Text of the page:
One on one… with Katherine Carpenter
One shared value for members
Making a difference. It underpins so much of what we strive to do for impact, by promoting the highest standards of scientific research, of clinical and organisational working, of political influence and of societal change.
One thing from the new six-point strategic plan that stands out for me
Promotion and advocacy of diversity and inclusion within the discipline and practice of Psychology. It would be fantastic if we could alter the perception some people have that the BPS is an old fashioned, white, middle-class organisation with little relevance for them.
One thing psychologists should be proud of
How we’ve responded to Covid-19 – researching the virus and the brain, diverting from the day job into PPE on ITU to help patients connect by iPad with their families, advising the Government, surviving home schooling/lockdown/remote working as well as personal losses. And we’ve collectively put out some helpful guidance in a swift and timely fashion. But there is more still to do, particularly around long Covid.
I was influenced by the somewhat quirky and dated When the Air Hits Your Brain: Tales from Neurosurgery by Frank Vertosick. Many of my specialist interests involved working with neurosurgeons in epilepsy surgery, subarachnoid haemorrhage and neuro-oncology.
Doctor Zhivago, directed by David Lean in 1965, though it’s old now and probably looks pretty dated. My maternal grandparents left St. Petersburg in 1917 leaving their first child behind, and walked into Finland to escape the revolution, coming to the UK from Poland when my mother was seven. There are family photos of them in troikas, and my mother used to tell me about her father clapping his hands to frighten away the packs of wolves in the forest, as Zhivago does at their Varykinoe dacha in the film.
One nugget of advice for aspiring psychologists
Career progression is often not linear. Explore what interests you. Follow your instincts.
One person who has inspired me
Professor Chris Frith, at UCL. Chris supervised my clinical psychology research dissertation on motor skills in Parkinson’s disease. I remember his wise advice to me that it is ok not to know, and the one time it is absolutely fine not to know stuff, is when you are a student or trainee. I always felt my questions might be stupid, or if I was cleverer or worked harder, I would somehow know or remember the answer. I got to notice later that is often only the most senior colleague in the seminar who dares to say, ‘Can you run X past me again? I’ve never been clear how X works’. Something I remind my students.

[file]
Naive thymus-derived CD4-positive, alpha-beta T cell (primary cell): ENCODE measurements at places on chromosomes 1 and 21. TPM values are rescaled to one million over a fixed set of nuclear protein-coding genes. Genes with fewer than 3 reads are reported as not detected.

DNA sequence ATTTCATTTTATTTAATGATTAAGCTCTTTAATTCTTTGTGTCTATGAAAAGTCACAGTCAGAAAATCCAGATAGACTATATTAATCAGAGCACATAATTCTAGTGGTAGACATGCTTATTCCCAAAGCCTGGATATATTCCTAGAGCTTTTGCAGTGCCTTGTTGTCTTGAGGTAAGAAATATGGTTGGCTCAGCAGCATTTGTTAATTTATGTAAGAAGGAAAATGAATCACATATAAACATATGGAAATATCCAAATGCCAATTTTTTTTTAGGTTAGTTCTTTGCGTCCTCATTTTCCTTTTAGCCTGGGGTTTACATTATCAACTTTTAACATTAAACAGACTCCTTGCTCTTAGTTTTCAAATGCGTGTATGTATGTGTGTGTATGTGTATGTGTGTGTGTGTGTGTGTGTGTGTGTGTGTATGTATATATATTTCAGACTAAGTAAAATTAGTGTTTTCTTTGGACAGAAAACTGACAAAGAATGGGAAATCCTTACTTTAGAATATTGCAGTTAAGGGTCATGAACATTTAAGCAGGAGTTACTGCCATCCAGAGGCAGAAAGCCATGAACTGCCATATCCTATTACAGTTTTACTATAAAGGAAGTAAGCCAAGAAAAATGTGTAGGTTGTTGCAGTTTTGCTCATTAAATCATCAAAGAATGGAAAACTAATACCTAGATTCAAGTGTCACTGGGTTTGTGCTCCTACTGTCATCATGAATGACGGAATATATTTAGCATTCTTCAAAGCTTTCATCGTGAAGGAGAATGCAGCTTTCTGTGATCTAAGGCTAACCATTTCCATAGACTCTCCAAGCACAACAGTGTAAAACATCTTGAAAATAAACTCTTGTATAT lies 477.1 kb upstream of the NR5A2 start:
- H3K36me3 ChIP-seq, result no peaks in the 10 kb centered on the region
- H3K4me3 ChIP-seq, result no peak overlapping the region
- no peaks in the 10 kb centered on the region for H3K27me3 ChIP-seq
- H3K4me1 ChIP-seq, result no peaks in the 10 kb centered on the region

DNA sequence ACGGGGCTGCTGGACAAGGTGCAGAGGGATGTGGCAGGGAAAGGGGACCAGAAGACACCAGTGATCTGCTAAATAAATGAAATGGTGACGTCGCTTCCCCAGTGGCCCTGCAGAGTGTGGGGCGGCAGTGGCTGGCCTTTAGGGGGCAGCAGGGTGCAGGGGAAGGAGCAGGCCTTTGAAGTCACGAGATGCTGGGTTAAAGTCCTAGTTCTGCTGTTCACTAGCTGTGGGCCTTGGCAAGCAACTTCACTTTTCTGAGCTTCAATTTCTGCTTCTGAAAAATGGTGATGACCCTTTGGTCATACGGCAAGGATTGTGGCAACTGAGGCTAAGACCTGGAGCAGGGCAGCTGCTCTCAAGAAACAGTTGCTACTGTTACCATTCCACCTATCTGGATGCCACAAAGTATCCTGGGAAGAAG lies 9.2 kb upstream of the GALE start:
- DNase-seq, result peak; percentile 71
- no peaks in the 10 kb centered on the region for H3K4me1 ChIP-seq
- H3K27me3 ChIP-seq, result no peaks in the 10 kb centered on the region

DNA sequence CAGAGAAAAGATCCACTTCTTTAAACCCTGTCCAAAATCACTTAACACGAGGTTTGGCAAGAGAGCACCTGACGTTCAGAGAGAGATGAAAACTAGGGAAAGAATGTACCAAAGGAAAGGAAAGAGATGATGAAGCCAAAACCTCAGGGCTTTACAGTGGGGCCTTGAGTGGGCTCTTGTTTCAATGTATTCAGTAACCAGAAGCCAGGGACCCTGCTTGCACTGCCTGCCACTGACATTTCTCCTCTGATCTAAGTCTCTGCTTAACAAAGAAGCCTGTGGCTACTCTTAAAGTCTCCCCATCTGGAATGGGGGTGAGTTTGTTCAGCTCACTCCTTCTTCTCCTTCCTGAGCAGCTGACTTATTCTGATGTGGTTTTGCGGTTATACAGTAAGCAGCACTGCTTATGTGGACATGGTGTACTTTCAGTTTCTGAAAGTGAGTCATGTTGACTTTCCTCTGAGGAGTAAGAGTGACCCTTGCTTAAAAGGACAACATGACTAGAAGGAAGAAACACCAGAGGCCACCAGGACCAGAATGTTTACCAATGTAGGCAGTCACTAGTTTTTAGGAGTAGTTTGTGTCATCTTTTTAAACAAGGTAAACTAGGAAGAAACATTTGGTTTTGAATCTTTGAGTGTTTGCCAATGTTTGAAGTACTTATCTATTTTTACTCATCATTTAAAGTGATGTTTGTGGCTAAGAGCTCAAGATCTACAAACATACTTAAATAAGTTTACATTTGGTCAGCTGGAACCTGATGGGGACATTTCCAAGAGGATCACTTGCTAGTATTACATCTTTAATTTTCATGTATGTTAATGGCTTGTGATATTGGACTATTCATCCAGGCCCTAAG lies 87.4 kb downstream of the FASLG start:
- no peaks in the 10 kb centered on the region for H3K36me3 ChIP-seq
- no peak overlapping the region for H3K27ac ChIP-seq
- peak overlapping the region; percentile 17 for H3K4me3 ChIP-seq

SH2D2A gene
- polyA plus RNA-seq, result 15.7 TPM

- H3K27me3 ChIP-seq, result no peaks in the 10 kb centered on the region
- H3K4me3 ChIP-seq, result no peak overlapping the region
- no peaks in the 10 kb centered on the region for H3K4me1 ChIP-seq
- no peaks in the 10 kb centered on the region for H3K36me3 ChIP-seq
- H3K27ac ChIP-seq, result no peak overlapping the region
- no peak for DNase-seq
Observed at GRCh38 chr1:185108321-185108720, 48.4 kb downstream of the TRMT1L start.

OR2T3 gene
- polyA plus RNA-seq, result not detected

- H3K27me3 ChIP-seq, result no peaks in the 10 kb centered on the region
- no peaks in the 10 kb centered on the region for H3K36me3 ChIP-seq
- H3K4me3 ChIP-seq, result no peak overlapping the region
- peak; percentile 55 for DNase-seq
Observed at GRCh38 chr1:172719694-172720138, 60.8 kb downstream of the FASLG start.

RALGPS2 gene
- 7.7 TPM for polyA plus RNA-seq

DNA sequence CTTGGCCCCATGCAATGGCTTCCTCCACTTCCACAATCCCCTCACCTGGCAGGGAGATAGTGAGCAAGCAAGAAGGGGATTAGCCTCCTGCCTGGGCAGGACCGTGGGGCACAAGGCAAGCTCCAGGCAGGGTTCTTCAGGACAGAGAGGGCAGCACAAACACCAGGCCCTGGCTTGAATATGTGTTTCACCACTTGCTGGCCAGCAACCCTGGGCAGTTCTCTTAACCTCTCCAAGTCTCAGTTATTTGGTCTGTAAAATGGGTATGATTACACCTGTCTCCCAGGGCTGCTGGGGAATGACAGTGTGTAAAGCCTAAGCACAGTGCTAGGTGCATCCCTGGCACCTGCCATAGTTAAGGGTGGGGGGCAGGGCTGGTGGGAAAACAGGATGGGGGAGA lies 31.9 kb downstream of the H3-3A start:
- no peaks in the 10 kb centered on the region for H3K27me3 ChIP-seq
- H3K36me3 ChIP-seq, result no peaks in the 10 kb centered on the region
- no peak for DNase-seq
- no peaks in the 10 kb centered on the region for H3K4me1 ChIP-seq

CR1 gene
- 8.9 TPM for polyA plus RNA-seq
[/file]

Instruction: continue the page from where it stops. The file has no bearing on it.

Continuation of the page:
One proud moment
When I learnt to do a head stand recently! We emphasise parity of esteem in relation to mental and physical health, but I think as psychologists we need to learn to look after our physical well being as well as our emotional health. Balance, stamina and strength are important as we age, and learning to trust your body is exhilarating!
One thing that keeps me awake at night
Climate change. I read that neanderthal man and dinosaurs were both wiped out by pandemics and climate change. Salutary. Twelve months as President is no time at all, but anything I can do to promote members’ work in the area so we influence Government policy I will try and do.
That my parents never knew my three sons. My mother died by suicide when I was 19 and my father died shortly afterwards. I adored my parents. My mother was a clinical psychologist and passed on relational skills and a passion for emotional connection, and my father was a writer and translator who gave me intellectual curiosity and a love of literature. In 1974 they made a BBC Tuesday Documentary about my father’s bipolar disorder. I remember my mother being worried she would lose her job as a result and have only recently reflected on how much more stigmatising mental illness was then. It must look quite funny now with everyone smoking and the psychiatrists interviewed having long hair and sideburns like Monty Python characters, but I expect the key messages would still be relevant.
One fantastic thing about my job
Clinical neuropsychology is an art as well as a science! You need to flip between a medical model and others, like a biopsychosocial one, combining data from multiple sources drawing on neuroanatomy and imaging, deciding if and when to administer psychometric tests, building an empathic relationship and collating all into a holistic formulation that makes sense not only to the person and their family, but to neuroscience colleagues and to you as well. It’s such a privilege that often within 10 minutes of meeting you, people tell you their innermost concerns and hopes and fears. It’s an incredible area of Psychology!
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